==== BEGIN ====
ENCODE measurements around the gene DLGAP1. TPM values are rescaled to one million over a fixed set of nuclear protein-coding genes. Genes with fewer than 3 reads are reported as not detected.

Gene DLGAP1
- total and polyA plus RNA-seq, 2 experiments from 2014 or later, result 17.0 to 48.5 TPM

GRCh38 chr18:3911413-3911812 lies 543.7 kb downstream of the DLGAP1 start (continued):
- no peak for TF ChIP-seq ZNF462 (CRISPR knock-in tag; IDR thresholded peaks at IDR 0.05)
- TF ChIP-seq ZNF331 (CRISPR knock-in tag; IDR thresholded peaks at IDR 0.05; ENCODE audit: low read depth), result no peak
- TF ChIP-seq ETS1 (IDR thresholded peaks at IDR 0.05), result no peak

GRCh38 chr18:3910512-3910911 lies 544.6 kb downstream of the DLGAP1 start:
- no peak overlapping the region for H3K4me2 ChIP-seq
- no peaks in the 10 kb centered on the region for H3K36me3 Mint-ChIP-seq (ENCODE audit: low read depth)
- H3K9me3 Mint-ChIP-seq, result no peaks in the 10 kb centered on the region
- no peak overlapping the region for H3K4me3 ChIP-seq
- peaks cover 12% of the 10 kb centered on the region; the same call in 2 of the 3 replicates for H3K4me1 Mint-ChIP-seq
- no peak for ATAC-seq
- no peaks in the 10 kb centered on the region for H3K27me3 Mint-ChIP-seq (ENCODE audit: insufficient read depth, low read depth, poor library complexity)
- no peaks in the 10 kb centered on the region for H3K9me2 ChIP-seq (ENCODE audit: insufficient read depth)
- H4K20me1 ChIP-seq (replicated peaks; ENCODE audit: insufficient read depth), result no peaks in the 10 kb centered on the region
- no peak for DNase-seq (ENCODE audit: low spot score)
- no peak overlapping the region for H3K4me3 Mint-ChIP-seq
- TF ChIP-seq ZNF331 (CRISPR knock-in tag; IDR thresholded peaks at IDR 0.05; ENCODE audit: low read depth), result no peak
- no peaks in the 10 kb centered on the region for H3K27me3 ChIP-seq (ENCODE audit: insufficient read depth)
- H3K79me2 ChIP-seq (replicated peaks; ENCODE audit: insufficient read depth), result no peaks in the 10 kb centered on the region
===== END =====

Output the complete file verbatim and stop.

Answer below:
ENCODE measurements around the gene DLGAP1. TPM values are rescaled to one million over a fixed set of nuclear protein-coding genes. Genes with fewer than 3 reads are reported as not detected.

Gene DLGAP1
- total and polyA plus RNA-seq, 2 experiments from 2014 or later, result 17.0 to 48.5 TPM

GRCh38 chr18:3911413-3911812 lies 543.7 kb downstream of the DLGAP1 start (continued):
- no peak for TF ChIP-seq ZNF462 (CRISPR knock-in tag; IDR thresholded peaks at IDR 0.05)
- TF ChIP-seq ZNF331 (CRISPR knock-in tag; IDR thresholded peaks at IDR 0.05; ENCODE audit: low read depth), result no peak
- TF ChIP-seq ETS1 (IDR thresholded peaks at IDR 0.05), result no peak

GRCh38 chr18:3910512-3910911 lies 544.6 kb downstream of the DLGAP1 start:
- no peak overlapping the region for H3K4me2 ChIP-seq
- no peaks in the 10 kb centered on the region for H3K36me3 Mint-ChIP-seq (ENCODE audit: low read depth)
- H3K9me3 Mint-ChIP-seq, result no peaks in the 10 kb centered on the region
- no peak overlapping the region for H3K4me3 ChIP-seq
- peaks cover 12% of the 10 kb centered on the region; the same call in 2 of the 3 replicates for H3K4me1 Mint-ChIP-seq
- no peak for ATAC-seq
- no peaks in the 10 kb centered on the region for H3K27me3 Mint-ChIP-seq (ENCODE audit: insufficient read depth, low read depth, poor library complexity)
- no peaks in the 10 kb centered on the region for H3K9me2 ChIP-seq (ENCODE audit: insufficient read depth)
- H4K20me1 ChIP-seq (replicated peaks; ENCODE audit: insufficient read depth), result no peaks in the 10 kb centered on the region
- no peak for DNase-seq (ENCODE audit: low spot score)
- no peak overlapping the region for H3K4me3 Mint-ChIP-seq
- TF ChIP-seq ZNF331 (CRISPR knock-in tag; IDR thresholded peaks at IDR 0.05; ENCODE audit: low read depth), result no peak
- no peaks in the 10 kb centered on the region for H3K27me3 ChIP-seq (ENCODE audit: insufficient read depth)
- H3K79me2 ChIP-seq (replicated peaks; ENCODE audit: insufficient read depth), result no peaks in the 10 kb centered on the region